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audition forms


stardancer
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Hi when filling in audition forms for ballet schools does it help,let, s say if my daughter came from the hammond On her form, than her locaL dance school,do you think this is looked at.

Or does it look bad only doing one year at a school then applying for another.

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To be honest I don't know how it looks on an audition/application form.

 

However, I can tell you that it does happen. I have known of more than one student at an upper school change their mind during the first year of a course and apply to go elsewhere and start in the first year at a different college.

 

I know students who ended up studying somewhere in Manchester, at Elmhurst, at Hammond and at Urdang, who originally did a year at a different vocational school but I have no idea what they put on their application forms when they wanted to move.

 

 

Edited to add that you do have to remember that if you are awarded a DADA by one college, it does not necessarily mean you would get one elsewhere. It does not transfer across with the student.

Edited by 2dancersmum
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My daughter went from year 7 at Hammond to year 8 at Tring the central school of ballet at 16. I did put Hammond as her school because that was the truth. Good luck x

Exactly, Tulip. Stardancer, your best bet is to be truthful. Auditions are mostly about how a student dances on the day, but I would think it best all round to be truthful on the application form.

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Yes, people move from school-to-school all the time. I have no idea what the schools look for on the application forms or what they take into consideration, but it will probably not go down well if they find that you haven't fully answered a specific question.

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Well you'd have had jolly good full time training for a year at Hammond, which can only be a good thing, surely?

 

Although as the year starts in September, and auditions for the following year begin two months later, you wouldn't have been there for a year as far as applications are concerned. Or did you mean doing a full year and then auditioning at the beginning of the second year?

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I wouldn't worry about it. I'm sure what they see on the audition day trumps anything on the application form. Honesty is always the best policy in applications (not dance related but I know of someone whose child missed out on a sports scheme when it came to light that they had missed some relevant information off the application) but there are a mix of vocational and non vocational students at upper school auditions and as far as I know it really comes down to how they do on the day. If a student has what a particular school is looking for I can't imagine they will be particularly bothered where he or she is coming from.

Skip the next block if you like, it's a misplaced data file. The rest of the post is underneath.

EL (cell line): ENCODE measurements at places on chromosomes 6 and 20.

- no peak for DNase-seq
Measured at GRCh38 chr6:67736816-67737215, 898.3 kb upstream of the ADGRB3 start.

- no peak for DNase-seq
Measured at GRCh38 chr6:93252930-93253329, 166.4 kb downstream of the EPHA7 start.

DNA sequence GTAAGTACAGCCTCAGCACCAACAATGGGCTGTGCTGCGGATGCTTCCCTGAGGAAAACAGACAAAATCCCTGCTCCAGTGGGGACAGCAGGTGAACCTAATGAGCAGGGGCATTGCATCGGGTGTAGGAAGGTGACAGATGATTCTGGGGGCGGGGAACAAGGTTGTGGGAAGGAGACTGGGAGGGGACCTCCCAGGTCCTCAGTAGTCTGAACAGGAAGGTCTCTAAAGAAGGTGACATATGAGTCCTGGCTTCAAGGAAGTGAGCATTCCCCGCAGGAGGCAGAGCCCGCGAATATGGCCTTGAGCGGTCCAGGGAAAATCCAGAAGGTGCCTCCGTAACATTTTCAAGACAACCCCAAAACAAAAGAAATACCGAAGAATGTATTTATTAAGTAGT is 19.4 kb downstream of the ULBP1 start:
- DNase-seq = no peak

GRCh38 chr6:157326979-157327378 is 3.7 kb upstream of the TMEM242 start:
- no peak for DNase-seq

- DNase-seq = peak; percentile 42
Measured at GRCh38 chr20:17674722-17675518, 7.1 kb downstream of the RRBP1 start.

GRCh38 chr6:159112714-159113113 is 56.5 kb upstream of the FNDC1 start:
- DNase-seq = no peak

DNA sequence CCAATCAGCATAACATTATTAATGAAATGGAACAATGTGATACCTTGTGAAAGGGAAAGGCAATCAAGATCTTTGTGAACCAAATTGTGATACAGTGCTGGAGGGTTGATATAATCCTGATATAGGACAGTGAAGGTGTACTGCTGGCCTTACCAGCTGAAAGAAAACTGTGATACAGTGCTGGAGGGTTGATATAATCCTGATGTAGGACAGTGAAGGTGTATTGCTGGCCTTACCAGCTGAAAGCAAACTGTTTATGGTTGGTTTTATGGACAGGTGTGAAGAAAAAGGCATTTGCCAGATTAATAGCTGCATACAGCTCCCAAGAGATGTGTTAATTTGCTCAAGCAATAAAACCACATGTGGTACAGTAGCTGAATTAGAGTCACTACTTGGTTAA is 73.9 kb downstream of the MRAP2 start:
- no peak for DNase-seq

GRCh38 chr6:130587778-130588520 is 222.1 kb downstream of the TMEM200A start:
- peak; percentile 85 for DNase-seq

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To me honesty is the best policy and people do have valid reasons for switching schools.  I think age does come into it though.  Children starting a vocational school at year 7 have a long road ahead of them still and a lot of things can change.  Starting vocational school at 16 is a little different I think because you are entering into the final stages of your training and looking towards getting into the profession, getting a contract, more so than long term training.  I think parents and children/students look at the whole package training/education/accommodation/pastoral care a little differently for different ages, even if it is an individual choice.

 

I think I would be a little bit wary of accepting a place at an upper school if it is only because you or your child did not get offered a place or perhaps the funding to attend their first choice school. I believe that to a huge extent you get out what you put in and if a student is there only because it is their last resort I do wonder if they will make the most of opportunities in front of them and thrive - not just in terms of dance training but also friendships - for if a 16/17 year old will feel like they belong if they know it is only temporary? And what happens if the next year, the student still does not get a place at their top choice of school? Do they stay put if their heart is not in it? 

 

If at 16 your child is set on a particular school or pathway, I do feel you need to consider all implications for the child for the different options available.  I don't think a school, looking at an application form, would be swayed either way by a prestigious school or a local ballet school on the application form as it will be the audition itself that counts.

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Wow, on that logic, would all our children give up if they didn't get into RBS Upper School (assuming that was their first choice) ?

 

I admire your sentiment, but some of us need to be a little more pragmatic.  Our children have to take the opportunities offered - and yes that does include funding - and make the most of them.

 

Sometimes these things work out - how many times have you heard "thank goodness I didn't get  ..."   ; what may have appeared a "last resort" turns out to be the best thing that could have happened.